I's running this on visual c++ and it runs without error. However, when I tried to run this on Linux, it kept giving me this "segmentation fault" message without any output. There is no pointer and is a quite simple program so can anyone please tell me what is wrong??

here's the program!

#include <iostream>
#include <string>
#include <cassert>
using namespace std;

int positionOfMax(const string a[], int n)
{
    if (n <= 0)
        return -1;

    if (myStrlen(a) == 0)
        return -1;

    string max = "";
    int i = 0;
    int keep;
    while (i < n)
    {
        if (max < a[i])
        {
            max = a[i];
            keep = i;
        }
        i++;
    }

    return keep;

}

int rotateLeft(string a[], int n, int pos)
{
    if(n <= 0 || pos > n || pos < 0)
        return -1;

    string save = a[pos];
    int returnValue = pos;
    while((n-1) > pos)
    {
        a[pos] = a[pos + 1];
        pos ++;
    }
    a[pos] = save;
    return returnValue;
}

int partition(string a[], int n, string separator)
{
    if (n <= 0)
        return -1;

    int i = n;
    while (i > 0)
    {
        int pos = positionOfMax(a, i); //find the latest one's position
        rotateLeft(a, i, pos); //move the latest one to the end
        i--;
        pos = 0;
    }


    int start = 0;
    while (start < n)
    {
        if (separator > a[start])
            start++;
        else
            return start;
    }

    return n;

}

int main()
{
    string folks[6] = { "obiwan", "minnie", "han", "simba", "jabba", "ariel" };
    assert(partition(folks, 6, "base") == 1); //return 1 since only the first one “ariel” is less than base

    cerr << "Test ok" << endl;
}

The problem is that you are taking the size of the array as the highest index:

    int i = n;
    while (i > 0)
    {
        int pos = positionOfMax(a, i); //find the latest one's position
        rotateLeft(a, i, pos); //move the latest one to the end
        i--;
        pos = 0;
    }

Arrays in C++ are zero-indexed, meaning that for an array of size 6, the indices would be 0, 1, 2, 3, 4, and 5. An index number of 6 will go off the end of the array, causing the segfault. You'll want to change this to

    int i = n - 1;
    while (i >= 0)
    {
        int pos = positionOfMax(a, i); //find the latest one's position
        rotateLeft(a, i, pos); //move the latest one to the end
        i--;
        pos = 0;
    }

Since you seem to make this mistake throughout the code, you'll need to make similar changes across the whole program, I'm afraid.

As for why it doesn't fail in Windows (it should), I'm guessing that it is silently trashing some otherwise unimportant piece of data on main()'s stack area.

BTW, where is myStrlen() declared?

Edited 4 Years Ago by Schol-R-LEA

oooops sorry i forgot to include that here ._.

int myStrlen(const string c[])
{
    int count = 0;
    for(; c[count] != "\0"; count++);
    return count;
}

umm i understand what you're saying but if I make i less than n, i would never call the function a[i] that's not in the scope right?
and i should probably explain the function :p
int partition(string a[], int n, string separator) // you take the string a and take the first n number of element. place them in the order so that every element that is less than the separator is before the ones that are more than the separator. that's why in int main it should be equal to 1.If I change the program into your example, I would get a return 0 instead :(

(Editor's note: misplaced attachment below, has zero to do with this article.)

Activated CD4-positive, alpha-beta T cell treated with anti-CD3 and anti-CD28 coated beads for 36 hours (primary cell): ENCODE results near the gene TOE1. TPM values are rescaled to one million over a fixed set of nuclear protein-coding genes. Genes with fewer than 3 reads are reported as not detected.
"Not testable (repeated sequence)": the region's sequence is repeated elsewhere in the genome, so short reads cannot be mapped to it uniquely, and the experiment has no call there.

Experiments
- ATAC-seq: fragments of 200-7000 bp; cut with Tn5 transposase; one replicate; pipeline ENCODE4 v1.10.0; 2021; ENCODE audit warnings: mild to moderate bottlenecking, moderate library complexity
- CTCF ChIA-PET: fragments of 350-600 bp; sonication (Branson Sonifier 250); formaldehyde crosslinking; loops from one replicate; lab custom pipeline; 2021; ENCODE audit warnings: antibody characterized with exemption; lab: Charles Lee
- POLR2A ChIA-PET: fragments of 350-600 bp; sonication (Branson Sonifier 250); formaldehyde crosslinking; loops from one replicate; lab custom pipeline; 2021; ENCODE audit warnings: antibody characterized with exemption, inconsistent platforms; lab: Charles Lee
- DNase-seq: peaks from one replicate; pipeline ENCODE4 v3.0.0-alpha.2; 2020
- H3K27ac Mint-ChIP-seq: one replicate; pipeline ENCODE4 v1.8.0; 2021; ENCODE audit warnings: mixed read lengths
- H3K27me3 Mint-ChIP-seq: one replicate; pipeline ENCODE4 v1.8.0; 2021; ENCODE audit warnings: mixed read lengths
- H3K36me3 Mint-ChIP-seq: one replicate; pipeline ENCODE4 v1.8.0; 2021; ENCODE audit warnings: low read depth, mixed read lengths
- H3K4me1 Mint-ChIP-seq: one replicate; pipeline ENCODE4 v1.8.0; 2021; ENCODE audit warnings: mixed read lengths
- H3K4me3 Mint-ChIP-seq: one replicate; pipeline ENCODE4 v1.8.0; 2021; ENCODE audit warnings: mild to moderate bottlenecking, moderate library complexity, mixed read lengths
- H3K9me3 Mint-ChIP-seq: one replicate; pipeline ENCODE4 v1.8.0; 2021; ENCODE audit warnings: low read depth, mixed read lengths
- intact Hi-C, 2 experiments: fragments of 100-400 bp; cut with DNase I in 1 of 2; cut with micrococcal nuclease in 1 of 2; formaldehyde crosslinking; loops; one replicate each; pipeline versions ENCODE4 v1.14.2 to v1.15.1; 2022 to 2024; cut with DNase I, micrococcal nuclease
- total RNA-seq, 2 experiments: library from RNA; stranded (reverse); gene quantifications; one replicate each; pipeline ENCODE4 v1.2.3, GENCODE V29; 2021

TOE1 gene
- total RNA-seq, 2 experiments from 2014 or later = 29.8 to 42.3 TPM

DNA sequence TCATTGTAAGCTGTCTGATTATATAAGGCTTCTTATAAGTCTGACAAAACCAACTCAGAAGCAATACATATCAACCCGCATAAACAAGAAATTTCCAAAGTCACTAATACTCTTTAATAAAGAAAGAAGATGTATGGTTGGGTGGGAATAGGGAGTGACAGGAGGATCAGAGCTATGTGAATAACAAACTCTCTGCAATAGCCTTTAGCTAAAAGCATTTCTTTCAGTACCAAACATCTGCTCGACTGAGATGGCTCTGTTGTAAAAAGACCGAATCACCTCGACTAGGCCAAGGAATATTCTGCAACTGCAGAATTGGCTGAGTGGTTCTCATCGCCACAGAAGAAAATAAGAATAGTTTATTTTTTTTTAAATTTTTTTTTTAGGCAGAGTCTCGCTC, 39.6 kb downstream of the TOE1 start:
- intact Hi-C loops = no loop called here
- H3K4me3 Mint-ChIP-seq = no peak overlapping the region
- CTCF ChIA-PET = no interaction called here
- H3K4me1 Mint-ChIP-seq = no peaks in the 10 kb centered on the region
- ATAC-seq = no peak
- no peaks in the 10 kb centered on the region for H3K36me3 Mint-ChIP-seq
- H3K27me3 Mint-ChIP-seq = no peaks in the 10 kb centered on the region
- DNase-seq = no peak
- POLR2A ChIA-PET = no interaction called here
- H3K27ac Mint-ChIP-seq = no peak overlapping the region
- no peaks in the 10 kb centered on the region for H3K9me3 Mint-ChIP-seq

And the thing is that when i just test the other two dunctions, everything works fine! WUTS GOING ONNNNN :(((((

OK, I'm more confused than ever, especially with regards to the myStrlen() function. First off, it is getting the size of the array of strings, not any one string itself, so the name is misleading. More to the point, it relies on there being a string at the end of the array consisting of a single null value. But this won't be the case for an array of C++ strings, not without there being an explicit marker! Whe I tested this, it showed that it was indeed going off the array:

int main()
{
    string folks[6] = { "obiwan", "minnie", "han", "simba", "jabba", "ariel" };
    cerr << myStrlen(folks) << endl << endl;
    assert(myStrlen(folks) == 6);
    cerr << "myStrlen() - Test ok" << endl << endl;

    assert(partition(folks, 6, "base") == 1); //return 1 since only the first one “ariel” is less than base

    cerr << "partition() - Test ok" << endl;
}

When I ran it after compiling with MinGW gcc 4.6, the actual size returned by myStrlen() was 9, which means that it was continuing on past the end of the array until it found something that matched the end condition by sheer chance. Similarly, the returned value was 10 when compiled under VC++ Express 2010.

Edited 4 Years Ago by Schol-R-LEA

ohhhh so maybe this is how i got the segmentation fault from ? cuhz I use this in one of the function :p I was tyring to count the number of elements in the array but now that I know it doesn't work! Is it still possible to point out an array that's empty tho? so I'll be able to return -1 for positionofMax function

EVERYTHING WORKS FINE AFTER I CHANGED THAT MYSTRLN THING!

here's the program :D

int positionOfMax(const string a[], int n)
{
    if (n <= 0)
        return -1;

    for (int i = 0; i < n; i++)
    {
        if (a[i] != "")
            break;
        if ((i == n -1) && a[i] == "")
            return -1;
    }

    string max = "";
    int i = 0;
    int keep;
    while (i < n)
    {
        if (max < a[i])
        {
            max = a[i];
            keep = i;
        }
        i++;
    }

    return keep;

}

I took the mystrln function out and insert another one that looks kinda tedious but everything works fine now!
The length function was the problem! I know that Im not supposed to do that anymore, since there's no way to no the size of the array :)

THANK YOU SOOOOOOO MUCHHHHHH!!!!!!!!!!!

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